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Ghana shop owners threaten strike over inflation



Foodstuffs, Ghana traders market
Traders are finding it difficult to stay in business

Shop owners in Ghana have threatened to shut down their establishments next Monday in protest at the depreciation of the cedi, the local currency.

With the exchange rate at 10 cedis to the US dollar, traders are struggling to stay in business as the price of importing and clearing goods keeps rising.

Prices for the majority of essential products and services in the country have doubled in the past few months, but incomes have remained relatively stable.

“We are demonstrating against the government to show the extent that we are suffering… The intention is not to punish the consuming public,” said Joseph Obeng, president of the Ghana Union of Traders Associations president, about increasing interest rates and multiple taxes borne by traders.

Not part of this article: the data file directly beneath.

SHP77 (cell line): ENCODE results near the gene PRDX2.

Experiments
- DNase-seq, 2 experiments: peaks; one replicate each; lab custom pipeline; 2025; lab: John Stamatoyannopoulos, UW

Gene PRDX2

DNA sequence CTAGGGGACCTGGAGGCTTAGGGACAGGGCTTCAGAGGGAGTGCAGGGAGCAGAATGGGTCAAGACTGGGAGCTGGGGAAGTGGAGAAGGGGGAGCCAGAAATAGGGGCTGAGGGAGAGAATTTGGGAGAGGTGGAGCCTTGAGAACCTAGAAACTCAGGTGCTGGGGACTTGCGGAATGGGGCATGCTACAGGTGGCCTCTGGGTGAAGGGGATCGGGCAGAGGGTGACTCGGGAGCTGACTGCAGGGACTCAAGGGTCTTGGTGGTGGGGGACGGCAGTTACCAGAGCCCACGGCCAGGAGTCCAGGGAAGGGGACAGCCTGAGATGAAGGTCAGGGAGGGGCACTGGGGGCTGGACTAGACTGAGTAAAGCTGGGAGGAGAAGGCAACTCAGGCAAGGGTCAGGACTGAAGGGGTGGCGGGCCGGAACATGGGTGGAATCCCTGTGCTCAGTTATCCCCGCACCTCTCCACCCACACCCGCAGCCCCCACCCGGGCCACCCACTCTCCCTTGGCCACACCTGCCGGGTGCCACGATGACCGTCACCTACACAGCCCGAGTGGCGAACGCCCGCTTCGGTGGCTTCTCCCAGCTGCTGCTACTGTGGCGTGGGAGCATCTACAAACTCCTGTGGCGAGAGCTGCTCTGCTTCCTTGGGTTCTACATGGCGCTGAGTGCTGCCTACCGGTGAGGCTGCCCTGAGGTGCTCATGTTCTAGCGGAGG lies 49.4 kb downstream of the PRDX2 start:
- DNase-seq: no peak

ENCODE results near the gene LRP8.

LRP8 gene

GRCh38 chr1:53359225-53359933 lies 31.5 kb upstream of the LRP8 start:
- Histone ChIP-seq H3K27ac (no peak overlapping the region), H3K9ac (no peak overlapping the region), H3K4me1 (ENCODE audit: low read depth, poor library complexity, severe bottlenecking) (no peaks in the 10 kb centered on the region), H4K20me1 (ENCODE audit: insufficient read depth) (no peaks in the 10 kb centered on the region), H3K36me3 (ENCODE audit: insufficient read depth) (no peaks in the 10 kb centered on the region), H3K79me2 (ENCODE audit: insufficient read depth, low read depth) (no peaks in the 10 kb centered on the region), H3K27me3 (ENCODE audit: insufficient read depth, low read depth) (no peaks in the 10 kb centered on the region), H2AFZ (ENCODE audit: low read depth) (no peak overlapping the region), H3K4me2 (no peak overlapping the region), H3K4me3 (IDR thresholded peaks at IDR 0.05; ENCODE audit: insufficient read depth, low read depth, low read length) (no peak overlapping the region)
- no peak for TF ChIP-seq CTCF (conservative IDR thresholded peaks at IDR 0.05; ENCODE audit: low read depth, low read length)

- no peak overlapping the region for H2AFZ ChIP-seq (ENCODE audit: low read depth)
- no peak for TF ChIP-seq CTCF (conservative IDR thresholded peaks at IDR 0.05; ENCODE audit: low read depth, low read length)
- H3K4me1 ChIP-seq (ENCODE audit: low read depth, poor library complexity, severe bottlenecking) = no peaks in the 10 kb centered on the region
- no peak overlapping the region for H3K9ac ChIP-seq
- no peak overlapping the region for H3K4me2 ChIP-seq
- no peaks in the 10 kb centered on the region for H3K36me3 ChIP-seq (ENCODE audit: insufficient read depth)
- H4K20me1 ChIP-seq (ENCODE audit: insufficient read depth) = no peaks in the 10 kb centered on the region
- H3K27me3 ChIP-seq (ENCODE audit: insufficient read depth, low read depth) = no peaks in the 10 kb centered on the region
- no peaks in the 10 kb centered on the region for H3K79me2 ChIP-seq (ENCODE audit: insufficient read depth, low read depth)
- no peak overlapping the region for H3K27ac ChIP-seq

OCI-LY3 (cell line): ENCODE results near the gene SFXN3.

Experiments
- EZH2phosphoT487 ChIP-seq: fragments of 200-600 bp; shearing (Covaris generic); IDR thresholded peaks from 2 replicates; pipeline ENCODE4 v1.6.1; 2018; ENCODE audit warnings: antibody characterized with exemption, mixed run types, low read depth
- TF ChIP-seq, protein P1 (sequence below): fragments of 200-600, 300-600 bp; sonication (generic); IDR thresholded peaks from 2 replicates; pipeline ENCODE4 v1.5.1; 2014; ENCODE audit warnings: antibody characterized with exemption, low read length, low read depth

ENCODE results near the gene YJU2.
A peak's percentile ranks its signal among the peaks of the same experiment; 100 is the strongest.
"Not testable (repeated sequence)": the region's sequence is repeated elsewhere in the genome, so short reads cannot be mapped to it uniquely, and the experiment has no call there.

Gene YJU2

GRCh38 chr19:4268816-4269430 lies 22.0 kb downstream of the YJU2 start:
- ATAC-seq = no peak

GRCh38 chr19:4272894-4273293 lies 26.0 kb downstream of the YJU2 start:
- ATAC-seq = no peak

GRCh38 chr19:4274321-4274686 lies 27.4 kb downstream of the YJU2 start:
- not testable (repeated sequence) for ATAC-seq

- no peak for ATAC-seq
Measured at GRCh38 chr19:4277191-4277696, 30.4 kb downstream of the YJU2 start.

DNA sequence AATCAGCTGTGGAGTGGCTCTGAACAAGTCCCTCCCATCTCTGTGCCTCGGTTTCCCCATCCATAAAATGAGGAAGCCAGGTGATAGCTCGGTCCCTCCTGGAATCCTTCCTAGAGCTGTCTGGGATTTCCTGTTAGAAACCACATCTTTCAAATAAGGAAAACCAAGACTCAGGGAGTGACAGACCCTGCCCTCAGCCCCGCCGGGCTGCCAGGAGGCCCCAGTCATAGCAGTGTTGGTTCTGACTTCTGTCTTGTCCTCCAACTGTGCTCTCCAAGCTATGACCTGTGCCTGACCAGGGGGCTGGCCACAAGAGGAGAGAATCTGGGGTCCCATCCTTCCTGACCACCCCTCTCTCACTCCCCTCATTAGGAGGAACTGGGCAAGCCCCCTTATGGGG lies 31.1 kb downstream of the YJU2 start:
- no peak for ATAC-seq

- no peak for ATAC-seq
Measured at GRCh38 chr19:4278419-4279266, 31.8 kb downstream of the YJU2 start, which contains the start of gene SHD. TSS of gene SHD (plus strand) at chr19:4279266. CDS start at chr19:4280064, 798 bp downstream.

The Ghana Institute of Freight Forwarders, an umbrella organisation for clearing agents, said it will also suspend operations on Monday in support of the planned protest.

Currently, Ghana has the highest inflation rate in the past 20 years at above 31%.

The government has pointed the blame at the Covid-19 pandemic and the recent Russia-Ukraine war.

But earlier, there had been worries over the nation’s public debt, which is currently $45.5 billion (£38.3 billion) – more than 77% of the nation’s gross domestic product (GDP).




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